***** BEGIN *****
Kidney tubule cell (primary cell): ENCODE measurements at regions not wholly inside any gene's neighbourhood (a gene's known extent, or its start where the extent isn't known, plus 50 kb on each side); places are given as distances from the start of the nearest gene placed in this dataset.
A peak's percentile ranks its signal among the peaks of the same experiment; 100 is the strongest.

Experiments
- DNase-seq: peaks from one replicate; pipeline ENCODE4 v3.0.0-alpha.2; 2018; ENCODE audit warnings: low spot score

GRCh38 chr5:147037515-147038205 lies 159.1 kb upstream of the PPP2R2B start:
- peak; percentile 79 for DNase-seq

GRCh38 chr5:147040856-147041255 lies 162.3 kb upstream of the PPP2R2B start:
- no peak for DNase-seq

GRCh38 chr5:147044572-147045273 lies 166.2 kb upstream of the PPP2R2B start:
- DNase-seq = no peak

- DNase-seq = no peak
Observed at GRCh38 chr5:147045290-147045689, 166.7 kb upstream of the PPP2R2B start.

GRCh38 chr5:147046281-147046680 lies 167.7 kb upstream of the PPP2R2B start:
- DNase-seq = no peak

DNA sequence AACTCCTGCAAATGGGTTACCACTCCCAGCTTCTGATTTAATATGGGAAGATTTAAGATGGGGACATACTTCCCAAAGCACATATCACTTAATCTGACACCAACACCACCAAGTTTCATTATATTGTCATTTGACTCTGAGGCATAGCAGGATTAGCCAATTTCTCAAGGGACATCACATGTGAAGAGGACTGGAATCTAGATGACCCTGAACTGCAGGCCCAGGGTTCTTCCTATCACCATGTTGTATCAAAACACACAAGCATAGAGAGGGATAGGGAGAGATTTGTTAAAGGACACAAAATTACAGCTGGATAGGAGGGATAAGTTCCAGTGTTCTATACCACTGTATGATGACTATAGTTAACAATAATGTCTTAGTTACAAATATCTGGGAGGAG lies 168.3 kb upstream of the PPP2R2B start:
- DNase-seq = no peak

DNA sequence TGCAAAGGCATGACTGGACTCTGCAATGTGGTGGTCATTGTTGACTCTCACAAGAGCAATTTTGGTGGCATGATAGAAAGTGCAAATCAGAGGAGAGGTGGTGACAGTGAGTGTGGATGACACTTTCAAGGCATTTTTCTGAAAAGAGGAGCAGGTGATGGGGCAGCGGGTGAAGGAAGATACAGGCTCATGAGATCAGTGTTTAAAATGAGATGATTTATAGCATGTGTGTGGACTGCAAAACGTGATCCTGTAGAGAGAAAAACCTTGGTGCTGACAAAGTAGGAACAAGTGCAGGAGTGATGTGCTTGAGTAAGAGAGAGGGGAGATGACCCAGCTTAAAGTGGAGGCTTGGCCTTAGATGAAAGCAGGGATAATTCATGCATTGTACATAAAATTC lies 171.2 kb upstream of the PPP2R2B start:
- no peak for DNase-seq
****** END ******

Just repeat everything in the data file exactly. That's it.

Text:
Kidney tubule cell (primary cell): ENCODE measurements at regions not wholly inside any gene's neighbourhood (a gene's known extent, or its start where the extent isn't known, plus 50 kb on each side); places are given as distances from the start of the nearest gene placed in this dataset.
A peak's percentile ranks its signal among the peaks of the same experiment; 100 is the strongest.

Experiments
- DNase-seq: peaks from one replicate; pipeline ENCODE4 v3.0.0-alpha.2; 2018; ENCODE audit warnings: low spot score

GRCh38 chr5:147037515-147038205 lies 159.1 kb upstream of the PPP2R2B start:
- peak; percentile 79 for DNase-seq

GRCh38 chr5:147040856-147041255 lies 162.3 kb upstream of the PPP2R2B start:
- no peak for DNase-seq

GRCh38 chr5:147044572-147045273 lies 166.2 kb upstream of the PPP2R2B start:
- DNase-seq = no peak

- DNase-seq = no peak
Observed at GRCh38 chr5:147045290-147045689, 166.7 kb upstream of the PPP2R2B start.

GRCh38 chr5:147046281-147046680 lies 167.7 kb upstream of the PPP2R2B start:
- DNase-seq = no peak

DNA sequence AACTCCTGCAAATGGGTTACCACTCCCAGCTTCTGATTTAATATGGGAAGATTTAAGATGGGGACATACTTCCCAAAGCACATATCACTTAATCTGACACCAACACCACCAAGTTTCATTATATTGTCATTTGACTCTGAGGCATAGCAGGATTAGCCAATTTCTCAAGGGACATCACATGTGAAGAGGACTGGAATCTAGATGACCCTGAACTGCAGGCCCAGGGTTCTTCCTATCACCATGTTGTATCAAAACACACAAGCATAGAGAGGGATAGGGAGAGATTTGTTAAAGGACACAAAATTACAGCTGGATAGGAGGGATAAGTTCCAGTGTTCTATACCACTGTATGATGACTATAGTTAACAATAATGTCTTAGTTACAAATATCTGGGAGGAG lies 168.3 kb upstream of the PPP2R2B start:
- DNase-seq = no peak

DNA sequence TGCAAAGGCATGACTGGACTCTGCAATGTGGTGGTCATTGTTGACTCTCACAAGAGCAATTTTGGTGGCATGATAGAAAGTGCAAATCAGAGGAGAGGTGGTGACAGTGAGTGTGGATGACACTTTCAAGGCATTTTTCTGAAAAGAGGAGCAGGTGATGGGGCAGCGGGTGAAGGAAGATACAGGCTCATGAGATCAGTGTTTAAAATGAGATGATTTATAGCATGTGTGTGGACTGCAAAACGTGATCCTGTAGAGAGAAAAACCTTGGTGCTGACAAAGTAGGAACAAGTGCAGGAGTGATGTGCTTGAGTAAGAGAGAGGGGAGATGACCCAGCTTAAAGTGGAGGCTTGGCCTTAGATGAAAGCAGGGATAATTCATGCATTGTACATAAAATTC lies 171.2 kb upstream of the PPP2R2B start:
- no peak for DNase-seq